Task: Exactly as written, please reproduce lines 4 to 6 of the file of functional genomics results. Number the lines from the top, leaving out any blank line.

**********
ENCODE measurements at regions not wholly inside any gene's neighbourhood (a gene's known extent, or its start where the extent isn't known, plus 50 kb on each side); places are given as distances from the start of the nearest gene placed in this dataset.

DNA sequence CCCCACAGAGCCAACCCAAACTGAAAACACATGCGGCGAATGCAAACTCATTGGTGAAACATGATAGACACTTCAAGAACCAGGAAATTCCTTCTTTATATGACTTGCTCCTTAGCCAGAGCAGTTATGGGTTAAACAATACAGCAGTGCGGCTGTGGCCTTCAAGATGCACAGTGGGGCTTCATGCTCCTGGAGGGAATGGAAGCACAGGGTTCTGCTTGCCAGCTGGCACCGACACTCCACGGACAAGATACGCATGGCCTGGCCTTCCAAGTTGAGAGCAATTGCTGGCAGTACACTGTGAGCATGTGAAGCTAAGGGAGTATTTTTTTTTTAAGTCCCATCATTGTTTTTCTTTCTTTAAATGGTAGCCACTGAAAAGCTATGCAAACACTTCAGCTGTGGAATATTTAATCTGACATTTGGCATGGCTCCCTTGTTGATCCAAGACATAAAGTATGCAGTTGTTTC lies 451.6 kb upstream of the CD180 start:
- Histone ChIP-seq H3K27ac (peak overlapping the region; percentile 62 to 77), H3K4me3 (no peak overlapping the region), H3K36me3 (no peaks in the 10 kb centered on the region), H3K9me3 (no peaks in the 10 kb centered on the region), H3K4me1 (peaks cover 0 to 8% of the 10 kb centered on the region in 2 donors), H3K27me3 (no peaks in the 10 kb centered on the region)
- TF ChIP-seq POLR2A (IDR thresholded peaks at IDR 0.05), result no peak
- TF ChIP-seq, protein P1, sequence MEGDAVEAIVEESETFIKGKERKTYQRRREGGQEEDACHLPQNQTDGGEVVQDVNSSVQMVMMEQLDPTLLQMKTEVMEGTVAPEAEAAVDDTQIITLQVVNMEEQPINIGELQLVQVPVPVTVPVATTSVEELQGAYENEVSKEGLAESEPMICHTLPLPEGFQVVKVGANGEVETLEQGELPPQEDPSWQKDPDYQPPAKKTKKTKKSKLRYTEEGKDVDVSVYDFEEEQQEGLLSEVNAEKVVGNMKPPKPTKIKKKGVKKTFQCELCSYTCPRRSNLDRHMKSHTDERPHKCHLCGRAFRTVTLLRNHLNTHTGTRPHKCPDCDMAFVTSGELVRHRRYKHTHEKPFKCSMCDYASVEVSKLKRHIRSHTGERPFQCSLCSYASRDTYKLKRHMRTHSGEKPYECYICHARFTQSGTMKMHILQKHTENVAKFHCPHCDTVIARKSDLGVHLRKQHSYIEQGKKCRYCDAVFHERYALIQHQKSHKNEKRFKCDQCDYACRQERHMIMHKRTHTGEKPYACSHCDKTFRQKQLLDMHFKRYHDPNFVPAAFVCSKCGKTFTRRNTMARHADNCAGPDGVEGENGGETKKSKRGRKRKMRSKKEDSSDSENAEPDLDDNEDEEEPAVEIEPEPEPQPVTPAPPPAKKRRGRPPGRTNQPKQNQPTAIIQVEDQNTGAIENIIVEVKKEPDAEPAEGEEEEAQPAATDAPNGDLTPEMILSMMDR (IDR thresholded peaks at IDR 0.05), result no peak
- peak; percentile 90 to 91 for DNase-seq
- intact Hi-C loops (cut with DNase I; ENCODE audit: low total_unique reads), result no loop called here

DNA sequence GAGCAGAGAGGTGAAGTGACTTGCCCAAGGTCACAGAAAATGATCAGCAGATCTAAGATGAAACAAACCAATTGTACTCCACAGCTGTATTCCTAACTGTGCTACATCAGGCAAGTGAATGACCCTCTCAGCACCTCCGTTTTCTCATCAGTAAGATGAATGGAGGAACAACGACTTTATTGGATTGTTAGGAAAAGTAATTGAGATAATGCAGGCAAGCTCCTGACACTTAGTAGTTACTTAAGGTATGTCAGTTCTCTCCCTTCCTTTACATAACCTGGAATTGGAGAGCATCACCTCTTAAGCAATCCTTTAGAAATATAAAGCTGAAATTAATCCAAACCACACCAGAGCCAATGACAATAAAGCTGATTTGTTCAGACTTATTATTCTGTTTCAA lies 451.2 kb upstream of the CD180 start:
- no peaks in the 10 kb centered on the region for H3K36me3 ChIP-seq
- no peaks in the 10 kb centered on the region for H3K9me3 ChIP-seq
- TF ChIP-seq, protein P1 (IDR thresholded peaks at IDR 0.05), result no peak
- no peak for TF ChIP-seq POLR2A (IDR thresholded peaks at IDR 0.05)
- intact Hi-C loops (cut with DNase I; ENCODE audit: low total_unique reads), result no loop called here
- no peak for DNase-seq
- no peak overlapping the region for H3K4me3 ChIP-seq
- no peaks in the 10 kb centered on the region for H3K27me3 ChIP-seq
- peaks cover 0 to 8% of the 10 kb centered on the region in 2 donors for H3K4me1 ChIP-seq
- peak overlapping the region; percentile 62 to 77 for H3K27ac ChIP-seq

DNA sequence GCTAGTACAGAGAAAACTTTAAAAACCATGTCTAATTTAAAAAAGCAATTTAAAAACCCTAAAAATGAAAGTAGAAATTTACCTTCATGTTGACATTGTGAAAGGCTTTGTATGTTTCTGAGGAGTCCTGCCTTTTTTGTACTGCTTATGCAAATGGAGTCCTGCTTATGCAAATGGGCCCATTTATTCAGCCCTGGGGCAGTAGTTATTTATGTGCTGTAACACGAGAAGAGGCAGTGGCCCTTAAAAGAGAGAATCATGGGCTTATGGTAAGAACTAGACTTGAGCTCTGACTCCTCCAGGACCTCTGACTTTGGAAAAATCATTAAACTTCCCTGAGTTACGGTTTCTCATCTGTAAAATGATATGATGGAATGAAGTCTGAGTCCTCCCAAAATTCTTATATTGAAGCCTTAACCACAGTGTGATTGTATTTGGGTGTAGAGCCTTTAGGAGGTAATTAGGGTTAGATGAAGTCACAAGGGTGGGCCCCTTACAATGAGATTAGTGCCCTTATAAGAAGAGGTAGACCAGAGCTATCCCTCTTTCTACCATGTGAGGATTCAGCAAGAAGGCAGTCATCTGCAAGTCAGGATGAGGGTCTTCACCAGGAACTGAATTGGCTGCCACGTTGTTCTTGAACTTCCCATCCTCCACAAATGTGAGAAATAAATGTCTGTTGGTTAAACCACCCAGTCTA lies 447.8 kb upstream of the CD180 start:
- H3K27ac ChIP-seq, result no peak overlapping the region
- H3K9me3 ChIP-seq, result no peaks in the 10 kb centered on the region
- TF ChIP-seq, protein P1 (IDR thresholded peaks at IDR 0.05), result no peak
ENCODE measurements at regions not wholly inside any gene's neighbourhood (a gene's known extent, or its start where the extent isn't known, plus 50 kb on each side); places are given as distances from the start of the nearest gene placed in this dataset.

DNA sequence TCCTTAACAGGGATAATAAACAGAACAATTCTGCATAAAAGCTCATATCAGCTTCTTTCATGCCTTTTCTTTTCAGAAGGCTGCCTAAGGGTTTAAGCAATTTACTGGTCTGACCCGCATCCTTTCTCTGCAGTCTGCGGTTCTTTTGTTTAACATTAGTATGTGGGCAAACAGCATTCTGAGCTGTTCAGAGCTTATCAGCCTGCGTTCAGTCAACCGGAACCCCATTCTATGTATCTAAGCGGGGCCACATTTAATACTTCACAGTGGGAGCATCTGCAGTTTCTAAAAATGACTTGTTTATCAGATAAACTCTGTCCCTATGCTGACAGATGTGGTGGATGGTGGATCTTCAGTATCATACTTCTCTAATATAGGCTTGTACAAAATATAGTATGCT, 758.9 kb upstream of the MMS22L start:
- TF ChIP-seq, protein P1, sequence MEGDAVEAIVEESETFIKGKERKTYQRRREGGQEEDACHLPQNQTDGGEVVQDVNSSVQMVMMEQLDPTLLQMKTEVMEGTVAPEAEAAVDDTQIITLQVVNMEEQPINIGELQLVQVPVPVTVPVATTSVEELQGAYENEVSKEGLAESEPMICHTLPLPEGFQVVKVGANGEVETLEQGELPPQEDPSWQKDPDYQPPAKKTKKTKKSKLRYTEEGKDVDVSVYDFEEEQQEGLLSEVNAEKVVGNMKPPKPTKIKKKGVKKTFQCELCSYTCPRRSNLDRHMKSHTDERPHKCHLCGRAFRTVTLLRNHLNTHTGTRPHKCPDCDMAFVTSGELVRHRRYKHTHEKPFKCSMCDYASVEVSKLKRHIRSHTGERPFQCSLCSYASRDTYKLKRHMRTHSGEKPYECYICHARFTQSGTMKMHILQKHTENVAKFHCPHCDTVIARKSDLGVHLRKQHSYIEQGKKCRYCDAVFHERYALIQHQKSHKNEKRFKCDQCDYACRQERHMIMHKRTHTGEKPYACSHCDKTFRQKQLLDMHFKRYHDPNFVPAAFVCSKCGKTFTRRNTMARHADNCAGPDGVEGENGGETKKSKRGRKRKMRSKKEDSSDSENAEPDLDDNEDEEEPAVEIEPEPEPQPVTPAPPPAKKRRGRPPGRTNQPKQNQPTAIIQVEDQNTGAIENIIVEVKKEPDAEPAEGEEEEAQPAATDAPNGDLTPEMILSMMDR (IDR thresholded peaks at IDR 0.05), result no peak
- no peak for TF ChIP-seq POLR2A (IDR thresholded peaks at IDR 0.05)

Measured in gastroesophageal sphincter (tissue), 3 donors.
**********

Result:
- TF ChIP-seq POLR2A (IDR thresholded peaks at IDR 0.05), result no peak
- TF ChIP-seq, protein P1, sequence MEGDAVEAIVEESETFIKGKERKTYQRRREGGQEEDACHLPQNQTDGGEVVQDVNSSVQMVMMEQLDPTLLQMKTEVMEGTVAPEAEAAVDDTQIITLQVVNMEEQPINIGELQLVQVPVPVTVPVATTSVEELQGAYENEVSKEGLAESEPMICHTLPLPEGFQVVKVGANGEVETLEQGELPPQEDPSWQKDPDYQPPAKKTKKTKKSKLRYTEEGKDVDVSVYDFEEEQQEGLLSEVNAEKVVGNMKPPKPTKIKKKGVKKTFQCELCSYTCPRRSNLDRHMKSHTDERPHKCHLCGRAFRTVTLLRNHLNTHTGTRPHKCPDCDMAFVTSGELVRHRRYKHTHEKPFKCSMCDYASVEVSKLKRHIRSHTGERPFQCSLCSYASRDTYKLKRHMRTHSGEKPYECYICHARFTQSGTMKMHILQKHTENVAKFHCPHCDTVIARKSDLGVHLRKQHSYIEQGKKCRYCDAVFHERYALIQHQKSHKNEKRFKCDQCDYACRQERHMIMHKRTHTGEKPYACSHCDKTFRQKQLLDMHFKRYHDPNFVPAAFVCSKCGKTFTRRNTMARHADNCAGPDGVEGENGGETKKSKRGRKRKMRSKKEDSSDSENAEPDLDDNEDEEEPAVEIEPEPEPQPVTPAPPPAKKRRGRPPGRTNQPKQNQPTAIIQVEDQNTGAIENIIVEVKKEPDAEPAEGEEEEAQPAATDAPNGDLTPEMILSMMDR (IDR thresholded peaks at IDR 0.05), result no peak
- peak; percentile 90 to 91 for DNase-seq